When the photo is first saved in the camera, it will be assigned a format. This can be changed by re-saving the image file with a different extension later, but while you are taking your photos you don’t need to worry about this. It’s only something you’ll need to keep in mind once you have transferred your images to your computer to prepare them before uploading them to your site. If your images have been saved in unsupported formats, they will need to be converted or re-saved at that stage.


Recommendation: Supported formats to upload to your site are JPG, PNG, and TIF. We suggest converting your images to JPG for best compatibility before uploading them. The only situation where we would suggest otherwise will be if you need your images to support transparency, in which case you should upload them as PNG.


Important: When saving your images for uploading to your site, the filename should only use standard characters (letters a-z, numbers 0-9, and the underscore and dash characters). Suppose there are any special characters in the filenames of your images. In that case, you may be required to rename images before they enter production, which can increase the production time of your order.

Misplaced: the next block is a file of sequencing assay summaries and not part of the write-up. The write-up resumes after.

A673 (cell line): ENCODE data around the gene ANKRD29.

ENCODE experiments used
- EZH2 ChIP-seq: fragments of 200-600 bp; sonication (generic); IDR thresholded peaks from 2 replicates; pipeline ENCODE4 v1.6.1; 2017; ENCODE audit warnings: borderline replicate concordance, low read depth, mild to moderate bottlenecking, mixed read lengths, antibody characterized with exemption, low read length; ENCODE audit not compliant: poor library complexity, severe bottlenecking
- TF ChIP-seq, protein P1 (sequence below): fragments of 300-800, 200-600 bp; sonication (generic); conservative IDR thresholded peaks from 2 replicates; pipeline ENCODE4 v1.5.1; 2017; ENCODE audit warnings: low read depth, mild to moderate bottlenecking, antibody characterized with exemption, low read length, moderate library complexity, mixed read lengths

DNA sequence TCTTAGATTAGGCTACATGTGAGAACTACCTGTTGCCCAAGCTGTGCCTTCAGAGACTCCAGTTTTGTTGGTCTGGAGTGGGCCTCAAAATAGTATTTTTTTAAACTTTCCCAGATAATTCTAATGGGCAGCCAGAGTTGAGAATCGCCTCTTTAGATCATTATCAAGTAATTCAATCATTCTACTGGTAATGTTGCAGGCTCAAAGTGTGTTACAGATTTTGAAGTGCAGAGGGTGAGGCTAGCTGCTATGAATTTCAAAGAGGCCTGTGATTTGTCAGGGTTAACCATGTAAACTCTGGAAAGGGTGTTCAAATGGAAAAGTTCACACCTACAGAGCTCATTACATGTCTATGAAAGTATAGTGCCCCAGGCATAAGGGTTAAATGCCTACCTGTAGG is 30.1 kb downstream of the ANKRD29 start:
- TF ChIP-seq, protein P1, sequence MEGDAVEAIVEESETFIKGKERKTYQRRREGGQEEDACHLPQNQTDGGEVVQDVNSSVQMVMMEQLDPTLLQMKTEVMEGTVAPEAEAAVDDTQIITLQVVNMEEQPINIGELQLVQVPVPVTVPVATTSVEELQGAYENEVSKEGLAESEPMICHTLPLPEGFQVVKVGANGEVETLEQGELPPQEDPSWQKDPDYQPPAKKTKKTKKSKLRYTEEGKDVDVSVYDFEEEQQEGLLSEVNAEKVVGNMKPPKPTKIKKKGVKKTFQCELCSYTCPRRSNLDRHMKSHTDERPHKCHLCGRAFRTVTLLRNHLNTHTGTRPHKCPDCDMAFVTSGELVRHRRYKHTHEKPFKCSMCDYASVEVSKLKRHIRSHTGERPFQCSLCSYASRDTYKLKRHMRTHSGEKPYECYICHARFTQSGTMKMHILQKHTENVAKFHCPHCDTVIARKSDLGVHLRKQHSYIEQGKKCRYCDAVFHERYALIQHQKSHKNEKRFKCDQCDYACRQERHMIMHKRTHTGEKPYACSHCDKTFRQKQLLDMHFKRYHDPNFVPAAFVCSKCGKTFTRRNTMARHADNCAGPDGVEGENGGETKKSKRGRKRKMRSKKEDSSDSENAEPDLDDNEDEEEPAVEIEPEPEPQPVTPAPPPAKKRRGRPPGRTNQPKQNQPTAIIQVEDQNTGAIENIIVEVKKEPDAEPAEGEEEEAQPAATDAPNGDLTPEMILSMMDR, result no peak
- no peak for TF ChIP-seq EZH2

Important: HEIC and HEIF images are not supported. This format is the default image format used by recent iPhones. If your images have been saved in this format, they will need to be converted into JPG before being uploaded and used on your site.


Important: Art Storefronts does not recommend using a cellphone when photographing your artwork.

Photographing Your Art

The most critical measure when taking photos is the size of the sensor that takes photos in your camera or phone. The sensor is the component inside your camera that processes the view which comes in through the lens, and turns that view into the digital image which gets saved - you could think of it as “digital film,” with the size of this film determining the resolution of the images it records.


When taking photos of your art, because different cameras have different sized sensors which create images with different resolutions, it makes it impossible to give general instructions that can be applied to all devices.